Finding Lost Participants: Best Practices from DOL Guidance
The Department of Labor (DOL) released guidance August 2014, Field Advisory Bulletin 2014-1 (FAB 2014-1); directing terminating defined contribution plan sponsors on how to find lost participants. While this guidance is focused on terminating plans, it can be useful for ongoing plans as well. FAB 2014-1 replaces the outdated FAB 2004-2, issued 10 years ago, with little difference other than to recognize the elimination of the Internal Revenue Service (IRS) and Social Security Administration’s (SSA) letter forwarding programs. According to the federal government, Internet search technologies have developed to the point where the IRS and SSA letter forwarding programs are no longer necessary. In FAB 2014-1, the DOL details the minimum steps a fiduciary must take to find lost participants, and the additional steps a fiduciary must consider if the lost participants are not found in the previous steps. The guidance also provides options for resolving the participants’ accounts once the fiduciary has passed steps one and two.
A lesson in fiduciary responsibility
Under the requirement of the Employee Retirement Income Security Act (ERISA), a fiduciary must “act prudently and solely in the interest of the plan’s participants and beneficiaries.”1 Abiding by this obligation of prudence and loyalty, plan fiduciaries must make reasonable efforts to locate missing participants in order to receive directions on making plan distributions to the participants or beneficiaries.
Required search protocols
The following four steps are the minimum a fiduciary must do in every situation. The plan fiduciary cannot abandon efforts to find a missing participant until all activities have been completed. Failure to follow these steps is a breach of fiduciary duty.
1. Send a notice by Certified Mail. Certified Mail, Offered by the United States Postal Service and other mail
services, allows the sender proof of mailing via a mailing receipt and, upon request, electronic verification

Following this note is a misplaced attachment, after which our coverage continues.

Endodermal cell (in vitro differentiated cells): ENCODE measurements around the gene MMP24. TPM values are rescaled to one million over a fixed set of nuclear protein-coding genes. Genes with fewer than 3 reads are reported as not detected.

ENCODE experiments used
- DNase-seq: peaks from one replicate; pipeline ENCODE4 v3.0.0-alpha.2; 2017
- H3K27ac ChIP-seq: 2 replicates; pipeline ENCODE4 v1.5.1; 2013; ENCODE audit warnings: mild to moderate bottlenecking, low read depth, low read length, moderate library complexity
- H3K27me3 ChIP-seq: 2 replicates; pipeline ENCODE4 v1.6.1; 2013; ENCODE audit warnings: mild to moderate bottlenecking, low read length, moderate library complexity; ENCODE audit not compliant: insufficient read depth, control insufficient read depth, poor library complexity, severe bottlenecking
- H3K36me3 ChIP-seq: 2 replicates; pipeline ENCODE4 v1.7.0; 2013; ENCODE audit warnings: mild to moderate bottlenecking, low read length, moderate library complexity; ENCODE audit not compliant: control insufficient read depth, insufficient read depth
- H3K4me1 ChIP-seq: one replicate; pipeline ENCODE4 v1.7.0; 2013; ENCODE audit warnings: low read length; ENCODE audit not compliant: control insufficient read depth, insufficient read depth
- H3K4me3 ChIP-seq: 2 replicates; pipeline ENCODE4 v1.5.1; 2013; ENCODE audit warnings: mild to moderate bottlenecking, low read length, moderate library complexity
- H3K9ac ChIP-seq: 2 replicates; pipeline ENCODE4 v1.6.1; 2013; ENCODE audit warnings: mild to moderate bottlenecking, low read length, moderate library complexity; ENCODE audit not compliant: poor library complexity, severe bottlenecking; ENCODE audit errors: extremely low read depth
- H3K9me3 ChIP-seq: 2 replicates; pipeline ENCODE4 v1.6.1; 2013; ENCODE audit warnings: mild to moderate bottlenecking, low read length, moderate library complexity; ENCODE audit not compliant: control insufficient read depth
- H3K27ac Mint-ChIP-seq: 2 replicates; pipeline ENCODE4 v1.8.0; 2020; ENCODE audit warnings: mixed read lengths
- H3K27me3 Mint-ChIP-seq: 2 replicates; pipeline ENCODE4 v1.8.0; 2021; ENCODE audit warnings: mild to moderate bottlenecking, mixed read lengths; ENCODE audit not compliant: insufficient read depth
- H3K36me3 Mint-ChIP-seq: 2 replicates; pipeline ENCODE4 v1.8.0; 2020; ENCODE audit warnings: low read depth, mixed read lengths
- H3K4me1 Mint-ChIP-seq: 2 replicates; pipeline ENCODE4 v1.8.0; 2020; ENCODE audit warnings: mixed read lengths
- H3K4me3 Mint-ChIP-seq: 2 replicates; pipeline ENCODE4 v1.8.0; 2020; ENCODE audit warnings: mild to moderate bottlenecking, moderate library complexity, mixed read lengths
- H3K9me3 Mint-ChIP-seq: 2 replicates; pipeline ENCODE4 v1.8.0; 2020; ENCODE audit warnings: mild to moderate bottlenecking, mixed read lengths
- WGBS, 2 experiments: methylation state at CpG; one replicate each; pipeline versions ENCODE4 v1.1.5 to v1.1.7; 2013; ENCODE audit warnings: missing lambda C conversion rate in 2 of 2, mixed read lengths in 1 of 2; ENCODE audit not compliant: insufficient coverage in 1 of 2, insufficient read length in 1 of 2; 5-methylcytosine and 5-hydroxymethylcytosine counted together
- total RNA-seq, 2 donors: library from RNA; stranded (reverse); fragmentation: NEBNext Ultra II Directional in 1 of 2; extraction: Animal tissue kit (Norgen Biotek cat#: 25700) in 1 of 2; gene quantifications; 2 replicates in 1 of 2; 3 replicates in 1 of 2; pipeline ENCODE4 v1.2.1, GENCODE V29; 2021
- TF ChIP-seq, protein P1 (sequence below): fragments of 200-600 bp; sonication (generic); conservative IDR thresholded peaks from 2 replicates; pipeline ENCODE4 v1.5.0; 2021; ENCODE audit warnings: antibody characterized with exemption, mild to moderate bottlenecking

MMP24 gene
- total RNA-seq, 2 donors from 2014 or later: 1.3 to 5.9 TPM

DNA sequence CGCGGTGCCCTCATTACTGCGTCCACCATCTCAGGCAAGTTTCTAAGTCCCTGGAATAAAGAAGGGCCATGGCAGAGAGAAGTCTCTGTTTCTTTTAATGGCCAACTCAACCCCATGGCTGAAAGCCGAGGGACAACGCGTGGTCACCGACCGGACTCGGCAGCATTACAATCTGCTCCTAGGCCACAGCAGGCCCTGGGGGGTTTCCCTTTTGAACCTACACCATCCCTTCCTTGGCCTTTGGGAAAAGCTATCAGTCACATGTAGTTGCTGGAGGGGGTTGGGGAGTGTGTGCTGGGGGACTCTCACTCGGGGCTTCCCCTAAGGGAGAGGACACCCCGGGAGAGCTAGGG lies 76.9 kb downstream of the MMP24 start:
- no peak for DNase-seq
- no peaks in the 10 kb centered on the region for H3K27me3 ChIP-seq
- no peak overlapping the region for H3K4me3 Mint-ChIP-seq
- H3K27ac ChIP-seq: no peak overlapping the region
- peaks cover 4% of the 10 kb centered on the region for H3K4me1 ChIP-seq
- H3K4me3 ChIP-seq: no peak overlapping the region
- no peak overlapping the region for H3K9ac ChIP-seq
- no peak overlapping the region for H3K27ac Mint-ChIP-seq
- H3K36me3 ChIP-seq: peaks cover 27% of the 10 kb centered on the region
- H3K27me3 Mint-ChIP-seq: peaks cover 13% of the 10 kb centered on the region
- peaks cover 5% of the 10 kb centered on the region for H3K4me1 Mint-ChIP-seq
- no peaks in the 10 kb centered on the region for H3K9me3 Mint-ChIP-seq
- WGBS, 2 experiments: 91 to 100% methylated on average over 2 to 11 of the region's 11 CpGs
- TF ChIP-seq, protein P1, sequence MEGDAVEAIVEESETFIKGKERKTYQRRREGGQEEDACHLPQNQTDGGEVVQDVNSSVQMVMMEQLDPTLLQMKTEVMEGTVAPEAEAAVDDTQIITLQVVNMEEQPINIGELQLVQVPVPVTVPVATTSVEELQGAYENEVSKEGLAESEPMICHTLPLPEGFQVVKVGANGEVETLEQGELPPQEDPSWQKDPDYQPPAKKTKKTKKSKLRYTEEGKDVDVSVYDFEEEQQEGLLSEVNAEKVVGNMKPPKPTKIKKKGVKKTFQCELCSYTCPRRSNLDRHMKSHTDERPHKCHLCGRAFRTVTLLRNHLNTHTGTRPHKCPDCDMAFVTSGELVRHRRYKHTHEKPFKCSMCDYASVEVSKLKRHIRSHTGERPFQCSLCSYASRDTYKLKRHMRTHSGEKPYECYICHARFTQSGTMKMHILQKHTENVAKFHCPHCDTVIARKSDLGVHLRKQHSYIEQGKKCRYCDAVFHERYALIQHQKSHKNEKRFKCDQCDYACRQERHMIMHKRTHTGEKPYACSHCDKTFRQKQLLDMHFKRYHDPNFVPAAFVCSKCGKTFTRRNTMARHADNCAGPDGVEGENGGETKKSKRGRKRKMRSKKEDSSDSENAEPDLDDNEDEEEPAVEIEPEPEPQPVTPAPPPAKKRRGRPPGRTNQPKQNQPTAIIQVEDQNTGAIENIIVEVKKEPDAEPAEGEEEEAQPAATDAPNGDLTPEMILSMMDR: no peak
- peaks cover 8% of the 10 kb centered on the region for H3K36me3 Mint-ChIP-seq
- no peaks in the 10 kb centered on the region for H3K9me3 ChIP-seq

that an article was delivered.
2. Check related plan and employer records. Checking with related plan or employer records, such as a group
health plan, may present some privacy or HIPPA violation fears; to avoid this, the plan fiduciary can request
that the employer or the fiduciary of the related plan contact or forward a letter to the missing participant.
This letter would request the missing participant contact the terminating plan’s fiduciary.
3. Check with the participant’s named beneficiary. If the participant has a named beneficiary on file,
the fiduciary should contact him or her. If the beneficiary has a concern about the missing participant’s
privacy, the same principle as above is applied. The plan fiduciary may request the beneficiary forward
a letter requesting the missing participant contact the plan.
4. Use free Internet search tools. These tools include search engines, public record databases, obituaries, and
social media sites.
Best Practice Tip: To minimize litigation risk and maximize procedural due diligence, document all attempts to reach the participant.
Additional search protocols
If the fiduciary does not find the missing participant during the required search steps, the fiduciary must consider additional search methods that may involve fees, such as the following:
• Fee based Internet search services
• Commercial locator services
• Credit reporting agencies
• Information brokers